Dutch grading system

A student’s workload is measured in ECTS (European Credit Transfer System) credits. According to Dutch law, 1 credit represents 28 hours of work and 60 credits represents one year of full-time study.

Ten point grading system

The assessment system in the Netherlands consists of marks from 1 (very bad) to 10 (outstanding). The marks 1 to 3, 9 and 10 are seldom given. A minimum score of 6 is required to pass a course. For marks with one decimal point, 5.5 is the minimum pass mark. For the programme as a whole, an average mark of 8.25 or higher entitles the student to a pass cum laude (with distinction).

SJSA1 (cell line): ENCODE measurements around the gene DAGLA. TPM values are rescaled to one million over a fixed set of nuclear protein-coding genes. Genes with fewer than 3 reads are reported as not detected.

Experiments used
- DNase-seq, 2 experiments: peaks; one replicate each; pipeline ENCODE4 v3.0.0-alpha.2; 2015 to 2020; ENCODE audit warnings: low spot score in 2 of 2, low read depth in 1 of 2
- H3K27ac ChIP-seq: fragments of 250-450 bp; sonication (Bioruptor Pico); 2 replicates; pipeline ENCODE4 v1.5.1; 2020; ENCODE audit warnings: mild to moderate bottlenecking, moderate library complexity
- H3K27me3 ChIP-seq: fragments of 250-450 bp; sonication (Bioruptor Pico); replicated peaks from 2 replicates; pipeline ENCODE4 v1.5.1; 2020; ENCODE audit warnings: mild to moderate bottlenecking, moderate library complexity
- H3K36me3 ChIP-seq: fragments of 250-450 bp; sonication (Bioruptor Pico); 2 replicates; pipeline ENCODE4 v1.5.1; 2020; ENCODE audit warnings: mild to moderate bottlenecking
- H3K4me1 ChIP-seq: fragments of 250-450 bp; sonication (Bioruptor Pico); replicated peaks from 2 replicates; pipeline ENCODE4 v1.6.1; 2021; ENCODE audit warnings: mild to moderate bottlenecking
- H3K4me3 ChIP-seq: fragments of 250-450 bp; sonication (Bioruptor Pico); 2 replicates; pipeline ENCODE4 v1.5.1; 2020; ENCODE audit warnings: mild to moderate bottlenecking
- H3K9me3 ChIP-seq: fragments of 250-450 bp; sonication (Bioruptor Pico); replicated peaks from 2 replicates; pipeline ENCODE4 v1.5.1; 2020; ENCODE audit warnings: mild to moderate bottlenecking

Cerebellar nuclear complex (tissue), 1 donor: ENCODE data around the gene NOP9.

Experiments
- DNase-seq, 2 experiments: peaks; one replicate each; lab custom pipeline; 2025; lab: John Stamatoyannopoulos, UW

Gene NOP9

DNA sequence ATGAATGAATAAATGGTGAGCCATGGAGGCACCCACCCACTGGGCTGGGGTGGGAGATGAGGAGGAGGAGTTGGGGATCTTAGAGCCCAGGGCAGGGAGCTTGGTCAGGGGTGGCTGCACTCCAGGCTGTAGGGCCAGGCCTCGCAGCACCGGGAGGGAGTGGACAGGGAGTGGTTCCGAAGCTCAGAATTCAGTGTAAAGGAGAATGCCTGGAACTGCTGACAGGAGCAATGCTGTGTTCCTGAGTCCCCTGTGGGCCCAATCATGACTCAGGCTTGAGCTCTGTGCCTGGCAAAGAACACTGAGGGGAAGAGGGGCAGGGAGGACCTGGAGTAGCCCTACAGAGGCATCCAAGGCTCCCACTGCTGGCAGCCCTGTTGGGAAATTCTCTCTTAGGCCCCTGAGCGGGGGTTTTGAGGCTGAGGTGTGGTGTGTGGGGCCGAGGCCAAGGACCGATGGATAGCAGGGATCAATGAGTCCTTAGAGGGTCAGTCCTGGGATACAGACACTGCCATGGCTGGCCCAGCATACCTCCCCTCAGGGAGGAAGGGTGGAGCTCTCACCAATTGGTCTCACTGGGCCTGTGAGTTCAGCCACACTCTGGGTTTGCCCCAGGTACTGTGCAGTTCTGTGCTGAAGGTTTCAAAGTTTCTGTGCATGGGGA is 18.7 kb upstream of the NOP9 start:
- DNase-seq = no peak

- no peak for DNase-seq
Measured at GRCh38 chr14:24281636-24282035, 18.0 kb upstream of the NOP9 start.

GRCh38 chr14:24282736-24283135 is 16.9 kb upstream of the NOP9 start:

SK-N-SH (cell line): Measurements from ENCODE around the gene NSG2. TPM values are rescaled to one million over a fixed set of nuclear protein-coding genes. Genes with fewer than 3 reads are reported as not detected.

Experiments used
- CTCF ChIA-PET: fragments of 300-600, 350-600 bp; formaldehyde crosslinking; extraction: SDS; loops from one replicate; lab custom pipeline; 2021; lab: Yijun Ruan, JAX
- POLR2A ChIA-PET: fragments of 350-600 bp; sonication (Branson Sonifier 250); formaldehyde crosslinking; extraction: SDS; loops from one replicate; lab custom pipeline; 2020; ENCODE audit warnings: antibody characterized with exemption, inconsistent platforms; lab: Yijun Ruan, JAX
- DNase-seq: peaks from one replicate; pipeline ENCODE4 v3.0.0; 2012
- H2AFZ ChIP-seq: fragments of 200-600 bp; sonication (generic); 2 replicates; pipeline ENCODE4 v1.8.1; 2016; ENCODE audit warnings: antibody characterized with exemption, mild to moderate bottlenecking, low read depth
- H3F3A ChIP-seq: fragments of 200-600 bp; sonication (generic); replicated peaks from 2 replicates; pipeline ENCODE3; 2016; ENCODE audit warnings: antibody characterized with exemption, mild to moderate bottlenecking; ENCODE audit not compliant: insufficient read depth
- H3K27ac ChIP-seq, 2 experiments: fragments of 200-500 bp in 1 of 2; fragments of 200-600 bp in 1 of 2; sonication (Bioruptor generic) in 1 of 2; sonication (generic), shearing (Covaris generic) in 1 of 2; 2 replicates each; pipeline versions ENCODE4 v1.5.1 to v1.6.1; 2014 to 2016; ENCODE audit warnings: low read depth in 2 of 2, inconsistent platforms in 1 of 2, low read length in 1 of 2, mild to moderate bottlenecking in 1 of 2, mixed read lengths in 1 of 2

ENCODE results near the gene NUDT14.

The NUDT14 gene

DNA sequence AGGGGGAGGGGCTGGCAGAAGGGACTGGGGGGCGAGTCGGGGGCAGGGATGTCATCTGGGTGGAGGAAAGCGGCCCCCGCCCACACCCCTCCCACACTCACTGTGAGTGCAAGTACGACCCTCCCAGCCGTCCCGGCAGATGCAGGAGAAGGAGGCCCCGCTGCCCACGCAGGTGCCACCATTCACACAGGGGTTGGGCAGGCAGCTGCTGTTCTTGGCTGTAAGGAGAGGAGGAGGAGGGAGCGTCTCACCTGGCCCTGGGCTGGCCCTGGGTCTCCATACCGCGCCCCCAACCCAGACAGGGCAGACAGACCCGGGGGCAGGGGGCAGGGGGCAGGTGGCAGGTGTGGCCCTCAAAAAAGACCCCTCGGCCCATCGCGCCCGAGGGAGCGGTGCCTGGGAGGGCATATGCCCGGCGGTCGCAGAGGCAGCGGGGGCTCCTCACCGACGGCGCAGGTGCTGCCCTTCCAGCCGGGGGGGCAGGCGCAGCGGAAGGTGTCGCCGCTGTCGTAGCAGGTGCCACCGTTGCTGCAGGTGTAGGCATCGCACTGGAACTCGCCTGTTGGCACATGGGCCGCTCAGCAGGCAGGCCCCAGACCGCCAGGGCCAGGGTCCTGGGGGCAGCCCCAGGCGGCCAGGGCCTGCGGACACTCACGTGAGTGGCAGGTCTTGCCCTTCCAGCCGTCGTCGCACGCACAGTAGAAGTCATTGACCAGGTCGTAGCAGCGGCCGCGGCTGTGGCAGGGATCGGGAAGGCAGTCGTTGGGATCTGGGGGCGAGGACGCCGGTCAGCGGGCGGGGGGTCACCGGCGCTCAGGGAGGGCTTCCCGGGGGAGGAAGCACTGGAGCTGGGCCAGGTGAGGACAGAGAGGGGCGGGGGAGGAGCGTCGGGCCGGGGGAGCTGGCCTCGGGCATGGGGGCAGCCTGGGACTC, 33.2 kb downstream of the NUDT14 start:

10 Outstanding *
9 Very good *
8 Good
7 More than satisfactory
6 Satisfactory
5 Almost satisfactory
4 Unsatisfactory
3 Very unsatisfactory *
2 Poor *
1 Very poor *

* The grades 1-3  are hardly ever awarded and 9 and 10 are very rare.

Comparing your marks

Several countries use grading systems that appear similar to the one used in the Netherlands. One example is the 1-100 system. However, it would be inaccurate to compare a 90-100 grade in such a system with a 10 in the Dutch system, or an 80-90 with a 9, and so on.

An 80 in China, for example, is not considered a good grade since most grades in higher education in China are between 80 and 100. In the Netherlands, however, an 8 is a very good grade, since most grades are between 6 and 8; only excellent students achieve a grade higher than 8.